Council amends vacant property registry


FORT MADISON – A new city ordinance that would require owners of vacant property to register with the city got tweaked on a second reading Tuesday night.


At the regular Fort Madison City Council meeting, city councilman Tom Schulz introduced an amendment to the proposed new ordinance that would have required all vacant properties in the city to be registered with the building department. A fee was also assessed to the vacant properties on a sliding scale based on square footage and the number of years it was listed on the registry.

But several property owners objected to the new law, some going as far as calling it illegal and without an appropriate appeals process.

Schulz proposed an amendment that had been worked out with city staff, including Building Director Doug Krogmeier, that would permit property owners who have insurance with the city listed on the certificate, and all utilities running in the property, to fill out an exemption.

The insurance policy has to equal the value of the property and not be less than the cost of demolition.

Councilwoman Rebecca Bowker said filling out a form for Vacant Property Registration negates exemption because they are still registering the property.


“Code at the end of the day is very important and how it’s worded is exactly how Doug is going to enforce it later,” she said. “So I have a problem with the titles, I would like to make sure it reflects the accuracy. That says they must submit a form titled Vacant Building Registration.

“If I have a building and it’s perfectly fine on the outside and nobody’s reporting problems with it, then why do I have to come to the city and give Doug a form saying I’m submitting a vacant registration form and ‘Oh by the way here’s proof of utilities and insurance’.”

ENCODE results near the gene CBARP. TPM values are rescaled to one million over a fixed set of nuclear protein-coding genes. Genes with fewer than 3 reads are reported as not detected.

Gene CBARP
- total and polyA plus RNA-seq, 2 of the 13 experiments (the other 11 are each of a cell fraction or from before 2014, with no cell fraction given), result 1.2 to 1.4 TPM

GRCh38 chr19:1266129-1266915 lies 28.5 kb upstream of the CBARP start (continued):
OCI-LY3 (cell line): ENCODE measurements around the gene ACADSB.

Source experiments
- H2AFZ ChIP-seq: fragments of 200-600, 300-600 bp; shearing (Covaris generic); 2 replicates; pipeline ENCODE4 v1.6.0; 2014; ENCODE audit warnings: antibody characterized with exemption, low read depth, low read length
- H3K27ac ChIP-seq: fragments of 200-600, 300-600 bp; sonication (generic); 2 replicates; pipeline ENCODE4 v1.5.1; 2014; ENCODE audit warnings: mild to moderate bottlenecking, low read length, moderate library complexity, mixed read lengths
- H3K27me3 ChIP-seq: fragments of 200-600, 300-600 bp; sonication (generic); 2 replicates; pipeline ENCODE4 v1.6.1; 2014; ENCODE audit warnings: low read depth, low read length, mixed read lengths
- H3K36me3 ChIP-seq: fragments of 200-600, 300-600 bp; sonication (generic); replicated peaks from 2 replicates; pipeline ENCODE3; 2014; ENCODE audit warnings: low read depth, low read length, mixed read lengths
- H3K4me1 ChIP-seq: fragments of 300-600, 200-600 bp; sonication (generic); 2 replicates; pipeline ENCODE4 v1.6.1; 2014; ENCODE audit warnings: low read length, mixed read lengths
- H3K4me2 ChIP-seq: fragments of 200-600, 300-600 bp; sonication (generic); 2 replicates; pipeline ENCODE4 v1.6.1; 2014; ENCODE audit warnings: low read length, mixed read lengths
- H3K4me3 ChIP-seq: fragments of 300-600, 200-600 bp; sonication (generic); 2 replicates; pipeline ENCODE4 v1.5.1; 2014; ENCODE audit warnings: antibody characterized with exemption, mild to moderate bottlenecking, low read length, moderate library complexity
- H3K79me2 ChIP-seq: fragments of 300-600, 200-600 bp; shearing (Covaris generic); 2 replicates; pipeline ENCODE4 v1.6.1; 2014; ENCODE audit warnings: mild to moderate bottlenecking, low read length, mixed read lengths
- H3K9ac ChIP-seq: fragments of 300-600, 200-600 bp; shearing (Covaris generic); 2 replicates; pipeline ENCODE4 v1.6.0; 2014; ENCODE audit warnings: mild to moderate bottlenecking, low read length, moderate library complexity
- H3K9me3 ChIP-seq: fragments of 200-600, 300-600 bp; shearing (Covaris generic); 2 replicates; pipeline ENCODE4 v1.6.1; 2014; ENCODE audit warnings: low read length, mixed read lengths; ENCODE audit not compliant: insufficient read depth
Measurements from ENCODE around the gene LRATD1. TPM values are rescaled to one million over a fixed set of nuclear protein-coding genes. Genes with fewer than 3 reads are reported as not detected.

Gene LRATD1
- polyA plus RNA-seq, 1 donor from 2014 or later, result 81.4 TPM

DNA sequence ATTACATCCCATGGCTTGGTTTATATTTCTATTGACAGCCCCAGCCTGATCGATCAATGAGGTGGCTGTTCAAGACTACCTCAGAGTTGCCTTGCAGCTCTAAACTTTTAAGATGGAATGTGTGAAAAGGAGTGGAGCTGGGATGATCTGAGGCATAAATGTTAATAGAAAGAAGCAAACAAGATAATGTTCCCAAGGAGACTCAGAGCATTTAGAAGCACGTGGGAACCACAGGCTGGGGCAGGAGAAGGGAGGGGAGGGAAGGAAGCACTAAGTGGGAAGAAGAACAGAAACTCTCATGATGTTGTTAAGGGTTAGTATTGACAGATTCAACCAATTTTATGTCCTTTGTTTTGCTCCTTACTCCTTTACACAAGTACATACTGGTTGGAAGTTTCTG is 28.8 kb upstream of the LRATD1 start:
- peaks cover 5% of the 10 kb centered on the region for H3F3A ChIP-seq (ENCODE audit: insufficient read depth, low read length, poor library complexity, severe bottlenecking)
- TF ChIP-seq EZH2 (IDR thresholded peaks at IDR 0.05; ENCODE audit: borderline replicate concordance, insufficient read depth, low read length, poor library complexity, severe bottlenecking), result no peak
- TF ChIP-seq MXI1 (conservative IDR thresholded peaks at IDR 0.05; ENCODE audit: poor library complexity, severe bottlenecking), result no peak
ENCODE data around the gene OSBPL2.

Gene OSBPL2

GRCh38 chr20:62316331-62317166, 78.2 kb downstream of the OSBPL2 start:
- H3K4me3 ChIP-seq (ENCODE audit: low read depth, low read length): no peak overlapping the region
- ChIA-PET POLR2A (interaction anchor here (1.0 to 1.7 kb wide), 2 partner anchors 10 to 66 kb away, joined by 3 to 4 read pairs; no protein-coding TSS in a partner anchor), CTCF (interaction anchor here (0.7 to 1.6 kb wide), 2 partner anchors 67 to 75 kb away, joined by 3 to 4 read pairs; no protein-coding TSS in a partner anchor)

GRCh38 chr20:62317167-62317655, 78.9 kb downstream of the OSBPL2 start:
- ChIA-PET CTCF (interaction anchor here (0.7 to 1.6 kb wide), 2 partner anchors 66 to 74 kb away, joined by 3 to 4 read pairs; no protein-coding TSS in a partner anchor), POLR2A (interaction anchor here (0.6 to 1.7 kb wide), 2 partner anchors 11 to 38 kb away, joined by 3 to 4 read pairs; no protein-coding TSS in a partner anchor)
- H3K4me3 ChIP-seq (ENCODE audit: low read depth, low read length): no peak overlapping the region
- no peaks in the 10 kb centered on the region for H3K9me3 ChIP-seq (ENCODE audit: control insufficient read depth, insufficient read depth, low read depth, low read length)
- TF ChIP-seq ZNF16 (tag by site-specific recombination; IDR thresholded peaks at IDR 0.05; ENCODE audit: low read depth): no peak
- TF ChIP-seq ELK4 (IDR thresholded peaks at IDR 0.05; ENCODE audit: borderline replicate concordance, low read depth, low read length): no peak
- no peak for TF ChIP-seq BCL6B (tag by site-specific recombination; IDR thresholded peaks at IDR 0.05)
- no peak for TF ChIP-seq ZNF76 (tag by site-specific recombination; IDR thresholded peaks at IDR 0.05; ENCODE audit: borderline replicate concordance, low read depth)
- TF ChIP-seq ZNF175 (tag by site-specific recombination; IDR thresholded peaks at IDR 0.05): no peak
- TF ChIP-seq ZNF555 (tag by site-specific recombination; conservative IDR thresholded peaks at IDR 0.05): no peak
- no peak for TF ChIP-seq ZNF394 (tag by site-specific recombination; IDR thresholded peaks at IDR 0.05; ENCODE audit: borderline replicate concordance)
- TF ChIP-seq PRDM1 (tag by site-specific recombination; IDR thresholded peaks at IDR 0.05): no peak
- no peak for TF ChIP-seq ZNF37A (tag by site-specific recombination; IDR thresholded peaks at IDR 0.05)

Councilman Rusty Andrews, serving as Mayor Pro Tem, asked if Bowker wanted additional adjustments to the language of the ordinance or to throw it out completely.

Bruce Grigsby, who owns several vacant properties, said he didn’t oppose the new language but took objection with the ordinance in its original form.

“I don’t oppose this because I do think it needs to be done. My exception was that as a responsible homeowner, over-insured with utilities in all buildings, I took exception to the fact I was lumped in with irresponsible people,” he said.

Grigsby said he was concerned having the city listed as a certificate holder.

Schulz said that only allows the city to be notified if insurance lapses on the property and costs homeowners nothing. Grigsby said that’s nothing he would ever do.

“I know that, but we can’t write 9,875 ordinances for each individual property owner,” Schulz said.

Andrews said he hadn’t received any phone calls on the proposed ordinance, however several residents have voiced heavy concerns about the increased regulation on property owners.

The motion was passed as amended 4-1 with Bowker voting against the measure. Councilmen Kevin Rink, Jack Gray, Schulz, and Andrews all voted in favor of the new ordinance, which will still require a 3rd reading before becoming part of the city code.

In other action, the council:
• passed a second reading of a change to the Ward Precincts per the Secretary of State’s adjusted supervisor precincts within city limits.
• accepted a submitted plat survey and waived subdivision requirements for property south of PAW Animal Shelter on 48th Street. The property will be acquired by the animal shelter for future expansion.
• heard an update on the James Block building at the corner of Avenue G and 8th Street. The building has seen additional wall settling and Krogmeier said the city will have an architect from Poepping, Stone and Bach inspect the inside of the building again to determine what the city needs to do to shore up some flooring, walls, and the roof.

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